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Aggressive U.S. casino enforcement continues with nearly $23 million fine against Cantor affiliate

Wednesday, October 5, 2016   (0 Comments)
Posted by: Brian Monroe
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By Brian Monroe
bmonroe@acfcs.org 

October 5, 2016

The sports-betting affiliate of a large equity investment and financial services firm will pay the U.S. government more than $22 million in fines and forfeitures for broad failures in its financial crime compliance countermeasures and role in an illegal gambling and money laundering network.

In a non-prosecution agreement, CG Technology LP, an affiliate of Cantor Fitzgerald, must pay the U.S. Treasury’s Financial Crimes Enforcement Network (FinCEN) and other agencies a combined $22.5 million for actively participating in an illicit gambling operation and wide-ranging failures in its anti-money laundering (AML) program, from slipshod customer identification to lax monitoring, recordkeeping and suspicious activity reporting.

The multi-agency penalty is yet more evidence of an increased focus on the financial crime compliance operations of casinos and the gaming sector. 

For the prior decade, the sector remained relatively free of penalties against any large, well-known casinos. But in the last two years, FinCEN and other agencies have handed down penalties against the Sands, Taj Mahal and the largest fine to date, $75 million against the diminutive Tinian Dynasty, among others.

“Cantor Gaming quickly grew into one of the largest race and sports book operators in the United States,” Brooklyn U.S. Attorney Robert Capers said. “Unacceptably, this growth came at the expense of compliance with the law, and as a result Cantor Gaming became a place where at least two large-scale illegal bookmakers could launder their ill-gotten proceeds.” 

Those bookmakers were part of additional supporting information concerning illegal gambling and money laundering that surfaced stemming from a criminal investigation and indictment of 25 individuals, known as the “Jersey Boys,” conducted by the U.S Attorney’s Office for the Eastern District of New York.

In a concurrent settlement with the U.S. Attorney’s Offices for the Eastern District of New York and District of Nevada, Cantor Gaming resolved possible criminal charges, agreeing to a forfeiture of $6 million and a criminal fine of $10.5 million.  Six million dollars of the criminal fine and forfeiture will be credited to partially satisfy FinCEN’s $12 million civil money penalty.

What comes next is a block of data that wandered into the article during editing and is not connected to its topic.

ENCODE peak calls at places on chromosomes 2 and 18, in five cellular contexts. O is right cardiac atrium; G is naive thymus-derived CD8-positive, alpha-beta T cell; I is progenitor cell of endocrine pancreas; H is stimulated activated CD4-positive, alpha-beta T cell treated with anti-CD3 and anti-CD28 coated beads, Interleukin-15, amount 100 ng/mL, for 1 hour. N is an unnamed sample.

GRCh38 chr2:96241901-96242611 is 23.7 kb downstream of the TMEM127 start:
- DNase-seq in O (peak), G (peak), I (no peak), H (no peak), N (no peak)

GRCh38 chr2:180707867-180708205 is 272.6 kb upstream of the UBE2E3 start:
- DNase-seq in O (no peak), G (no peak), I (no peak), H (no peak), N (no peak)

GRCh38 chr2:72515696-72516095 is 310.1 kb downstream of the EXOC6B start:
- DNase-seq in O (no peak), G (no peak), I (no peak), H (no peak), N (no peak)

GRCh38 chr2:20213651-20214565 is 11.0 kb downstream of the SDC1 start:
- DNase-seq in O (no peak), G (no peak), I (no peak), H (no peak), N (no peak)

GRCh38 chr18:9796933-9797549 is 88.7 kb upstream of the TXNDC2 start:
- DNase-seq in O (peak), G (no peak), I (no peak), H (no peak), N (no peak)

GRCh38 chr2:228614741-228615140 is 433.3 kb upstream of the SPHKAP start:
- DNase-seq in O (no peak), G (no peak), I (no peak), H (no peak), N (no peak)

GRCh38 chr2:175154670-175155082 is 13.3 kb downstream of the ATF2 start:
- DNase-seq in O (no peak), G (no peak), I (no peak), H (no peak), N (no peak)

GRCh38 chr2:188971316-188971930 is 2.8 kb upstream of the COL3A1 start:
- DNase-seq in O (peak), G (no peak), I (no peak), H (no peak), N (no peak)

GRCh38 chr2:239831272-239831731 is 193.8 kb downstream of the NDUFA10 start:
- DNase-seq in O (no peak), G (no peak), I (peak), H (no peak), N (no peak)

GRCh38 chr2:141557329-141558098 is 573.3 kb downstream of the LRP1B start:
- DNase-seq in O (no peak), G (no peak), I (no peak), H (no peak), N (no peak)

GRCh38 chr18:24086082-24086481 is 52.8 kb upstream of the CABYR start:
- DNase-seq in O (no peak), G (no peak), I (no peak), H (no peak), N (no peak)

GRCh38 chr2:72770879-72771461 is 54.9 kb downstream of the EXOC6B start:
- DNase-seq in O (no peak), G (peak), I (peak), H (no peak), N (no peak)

In a rare move, FinCEN undertook an audit using its own staff in 2014, following up on the results of a 2010 exam from the IRS’ AML division. FinCEN doesn’t typically do AML exams, an authority it has delegated to the IRS and its Small Business/Self-Employed Division, a small but dedicated unit that shoulders many of the exam duties for entities without a federal functional regulator.

Higher risk whales given special treatment

In several instances, even after several high-roller clients were indicted on illegal gambling, corruption and money laundering charges, Cantor never did any kind of lookback at their transaction activity or filed a SAR, even those announcements were public and easily available.

“When greed clouds judgment within the leadership of an organization, and when even explicit warnings are ignored, it is a sign that the organization’s compliance culture is damaged or nonexistent,” said FinCEN Acting Director Jamal El-Hindi.  

“Failure to focus on developing a strong compliance culture is not only short-sighted for an institution in terms of potential penalties, it also undercuts its stature within the financial community where many others are committed to supporting AML measures.”

Federal prosecutors in Brooklyn stated that between 2009 and 2013, CG Technology, then calling itself Cantor Gaming, became a choice destination for illegal gambling operators and a place to launder the proceeds of wagers, growing into one of the largest race and sports book operators in the United States, at one point representing more than 30 percent of all sports wagers in Nevada.

Documents reveal that rather than asking more details of high-risk, high-rollers, they were feted by top officials, who asked few questions about where their money – in some cases hundreds of millions of dollars – came from and also gave the white-glove treatment to their identity information and records, an attempt to obscure financial trails.  

In many cases, required customer due diligence (CDD) and know-your-customer (KYC) provisions for top clients were given short shrift. The physical and virtual dataset on clients was threadbare and incomplete, often missing even the most basic details of social security numbers, addresses and the like, making it nearly impossible for Cantor to file accurate and timely customer transaction, or suspicious activity reports.

In investigations related to the action, several top executives at Cantor have been indicted.

Michael Colbert, a former senior executive officer at Cantor Gaming, who was the Director of Risk Management, previously pleaded guilty in the United States District Court for the Eastern District of New York to conspiring to participate in an illegal gambling business. 

Colbert faces up to five years’ imprisonment for his involvement in criminal activity at Cantor Gaming.


Remediation reminder

As part of an extensive remedial plan agreed to by Cantor Gaming, the operation must improve nearly every aspect of its AML program and engage third-parties to scour for any suspicious activities missed the first time around. The remediation plan includes: